Reblozyl® (luspatercept) Receives Positive CHMP Opinion for the Treatment of Adults with Anemia in Beta Thalassemia and Myelodysplastic Syndromes

On April 30, 2020 Bristol Myers Squibb (NYSE: BMY) and Acceleron Pharma Inc. (NASDAQ: XLRN) reported that the Committee for Medicinal Products for Human Use (CHMP) of the European Medicines Agency has issued a positive opinion, recommending the approval of Reblozyl (luspatercept) for the treatment of (Press release, Acceleron Pharma, APR 30, 2020, View Source [SID1234561666]):

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Adult patients with transfusion-dependent anemia due to very low-, low- and intermediate-risk myelodysplastic syndromes (MDS) with ring sideroblasts, who had an unsatisfactory response or are ineligible for erythropoietin-based therapy.

Adult patients with transfusion-dependent anemia associated with beta thalassemia.
This CHMP recommendation will now be reviewed by the European Commission (EC), which has the authority to approve medicines for the European Union (EU). If approved, Reblozyl would be the first erythroid maturation agent approved in the EU, representing a new class of therapy for eligible patients. The safety and efficacy results provided in the application are from the pivotal Phase 3 MEDALIST and BELIEVE studies, evaluating the ability of Reblozyl to effectively address anemia associated with MDS and beta thalassemia, respectively.
"Patients with myelodysplastic syndromes who experience anemia have limited treatment options, and some have been shown to not respond to available erythropoietin-based therapies," said Uwe Platzbecker, M.D., Head of Clinic and Policlinic for Hematology and Cell Therapy, Leipzig University Hospital and lead investigator of the MEDALIST study. "If approved, the introduction of a new class of therapy in Reblozyl could provide a promising option to help relieve patients from the burden of regular transfusions to manage their disease."
"Today’s positive CHMP opinion of Reblozyl is an important milestone for adult beta thalassemia patients in the EU who have limited treatment options to address anemia, a serious consequence of the disease," said Maria Domenica Cappellini, M.D., Professor of Medicine, University of Milan, Fondazione IRCCS Ca Granda and lead investigator of the BELIEVE study. "Reblozyl has the potential to significantly decrease the number of red blood cell transfusions patients need."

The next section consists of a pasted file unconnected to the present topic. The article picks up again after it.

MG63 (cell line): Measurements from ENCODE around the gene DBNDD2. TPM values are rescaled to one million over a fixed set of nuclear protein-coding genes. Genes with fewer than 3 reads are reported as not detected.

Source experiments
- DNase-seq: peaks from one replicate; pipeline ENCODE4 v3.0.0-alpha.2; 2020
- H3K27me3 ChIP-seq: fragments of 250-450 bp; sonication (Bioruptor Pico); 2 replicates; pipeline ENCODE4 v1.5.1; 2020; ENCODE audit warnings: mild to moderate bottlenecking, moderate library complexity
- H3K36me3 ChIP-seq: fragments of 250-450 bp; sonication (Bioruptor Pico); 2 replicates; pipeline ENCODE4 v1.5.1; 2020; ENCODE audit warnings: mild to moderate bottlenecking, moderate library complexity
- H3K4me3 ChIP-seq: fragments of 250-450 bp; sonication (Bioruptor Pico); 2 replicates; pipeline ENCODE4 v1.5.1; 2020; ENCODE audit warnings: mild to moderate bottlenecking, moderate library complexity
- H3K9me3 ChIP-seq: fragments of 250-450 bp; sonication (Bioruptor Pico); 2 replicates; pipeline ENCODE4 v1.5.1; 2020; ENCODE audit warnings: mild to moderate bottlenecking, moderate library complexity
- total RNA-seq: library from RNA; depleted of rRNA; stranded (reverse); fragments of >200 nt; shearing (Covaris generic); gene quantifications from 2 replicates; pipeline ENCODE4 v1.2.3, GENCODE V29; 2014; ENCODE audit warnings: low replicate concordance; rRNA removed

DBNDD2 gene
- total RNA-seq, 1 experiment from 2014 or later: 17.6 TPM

"This decision by the CHMP is an important step towards making this first-in-class therapy an option for eligible patients with anemia due to beta thalassemia or myelodysplastic syndromes," said Diane McDowell, M.D., vice president, Hematology Global Medical Affairs, Bristol Myers Squibb. "We, and our partners at Acceleron, look forward to the opportunity to make this treatment option available in the EU and are extremely appreciative of the patients, families and individuals who continue to help us progress important research in a range of serious diseases."

MEDALIST is a Phase 3, randomized, double-blind, placebo-controlled, multi-center study evaluating the safety and efficacy of luspatercept plus best supportive care (BSC) versus placebo plus BSC in adults with IPSS-R-defined very low-, low- or intermediate-risk non-del(5q) myelodysplastic syndromes (MDS). All patients were red blood cell (RBC) transfusion-dependent and were either refractory or intolerant to prior erythropoiesis stimulating agent (ESA) therapy, or were ESA naïve and unlikely to respond due to endogenous serum erythropoietin levels of ≥ 200 U/L, and had no prior treatment with disease modifying agents. Results of the MEDALIST trial were first presented during the Plenary Session of the 2018 American Society of Hematology (ASH) (Free ASH Whitepaper) Annual Meeting and were selected for the Best of ASH (Free ASH Whitepaper). The New England Journal of Medicine published the MEDALIST trial results in January 2020.

About MDS
MDS are a group of closely related blood cancers characterized by ineffective production of healthy red blood cells, white blood cells and platelets, which can lead to anemia and frequent or severe infections. People with MDS who develop anemia often require regular blood transfusions to increase the number of healthy red blood cells in circulation. Frequent transfusions are associated with an increased risk of iron overload, transfusion reactions and infections. There are approximately 50,000 patients with MDS in the EU5 countries.

BELIEVE is a Phase 3, randomized, double-blind, placebo-controlled multi-center study comparing luspatercept plus BSC versus placebo plus BSC in adults who require regular RBC transfusions (6-20 RBC units per 24 weeks with no transfusion-free period greater than 35 days during that period) due to beta thalassemia. Results of the BELIEVE trial were first presented at the 2018 ASH (Free ASH Whitepaper) Annual Meeting and selected for the Best of ASH (Free ASH Whitepaper). The New England Journal of Medicine published the BELIEVE trial results in March 2020.

About Beta Thalassemia